We are just embarking on the next phase of technical developments for our Cloudworks site. The aim is to create a social networking site for the sharing of learning and teaching ideas and designs. To date we have focused on initially seeding the site with some example content, pills we are shifting now to looking at building in more functionality on the community engagement aspects of the site. Would really welcome comments! A presentation on this is available here, the audio to go along with this presentation is here. A pre-print of the Ascilite paper related to this is here.
Archive for October, 2008
I’m currently writing an article for one of the subject centres and so thought i would post a draft of my thinking so far here. Comments welcome!
What’s is a name? The title of this article alludes to the fact that there are now a plethora of confusing, overlapping terms to describe one particular ‘type’ of learning; essentially learning that is mediated in some way by the use of technology. The range of terms that are use is indicative of the fact that research and development activities in this area are fast moving; as new technologies emerge and start to impact on education, as new ideas and ways of using them get developed and shared. The fast pace of this area of research makes it a fascinating area to work in.
I have been involved with ‘e-learning’ (just to plump for one of the terms for the stake of consistency) since the early nineties. I got involved as a lecturer in Chemistry, by creating interactive computer-aided tutorials for my students and also through dabbling with the early Internet. Before I know where I was, I was hooked. It was great to get positive feedback from the students on how these technologies were helping their studies, but also the introduction of these technologies raised lots of issues. Was the university’s technical infrastructure adequate to cope with an increase in the use of technologies? What implications were there for making lecture materials freely available on the web? Were there any ethical issues with doing students feedback evaluation forms on the web? And many, many other questions and issues. I became increasingly interested with looking at elearning not just from a teaching perspective, but also in terms of it as a genuine area of research inquiry – in terms of appropriate research methodologies and evaluation techniques to better understand how students might use technologies and how the design and use of technology-mediated activities could be improved.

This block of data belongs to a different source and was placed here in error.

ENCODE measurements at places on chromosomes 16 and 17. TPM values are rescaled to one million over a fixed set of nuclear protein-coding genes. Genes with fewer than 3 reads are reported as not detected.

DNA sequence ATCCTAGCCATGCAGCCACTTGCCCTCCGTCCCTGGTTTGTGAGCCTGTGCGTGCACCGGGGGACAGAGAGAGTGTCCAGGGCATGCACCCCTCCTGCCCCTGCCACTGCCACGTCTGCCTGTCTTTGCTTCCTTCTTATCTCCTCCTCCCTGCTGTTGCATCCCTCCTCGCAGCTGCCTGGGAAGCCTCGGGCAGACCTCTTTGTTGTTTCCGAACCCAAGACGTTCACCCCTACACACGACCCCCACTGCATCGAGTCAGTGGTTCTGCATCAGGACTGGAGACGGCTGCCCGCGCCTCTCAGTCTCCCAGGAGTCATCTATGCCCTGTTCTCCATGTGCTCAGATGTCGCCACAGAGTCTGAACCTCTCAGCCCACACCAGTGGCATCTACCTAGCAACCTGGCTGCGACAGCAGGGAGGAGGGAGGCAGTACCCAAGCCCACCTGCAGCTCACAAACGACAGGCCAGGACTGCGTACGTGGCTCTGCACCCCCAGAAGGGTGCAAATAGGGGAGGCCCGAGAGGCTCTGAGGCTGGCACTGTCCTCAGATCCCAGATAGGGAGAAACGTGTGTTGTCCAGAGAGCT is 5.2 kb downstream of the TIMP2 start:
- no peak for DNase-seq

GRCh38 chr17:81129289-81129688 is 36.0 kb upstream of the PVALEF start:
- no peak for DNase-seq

So here I am more than fifteen years on very much immersed in elearning research, nonetheless those early aspirations are still with me. I think it is imperative that there is a very close relationship between elearning research and development activities and actual practice. I find it valuable to be both a researcher and a teacher and to see the impact of introduction of technologies within my own context. Perhaps therefore it is not surprising that four of my current areas of interest in terms of the research work I am doing are around i) better understanding how teachers go about designing learning activities using new technologies (through the work we are doing as part of the OU Learning Design Initiative – http://ouldi.open.ac.uk), ii) exploration and understanding of students’ use of and experience of technologies (see Conole et al. (2008) for a recent article on aspects of this work, and join the ELESIG special interest group if you are interested in this area), iii) fundamental questions about research methodological issues in e-learning research (we have a masters module about this H809 – ‘Practice-based research in educational technology’), and finally, iv) issues to do with the impact on individuals and organisational structures and policies).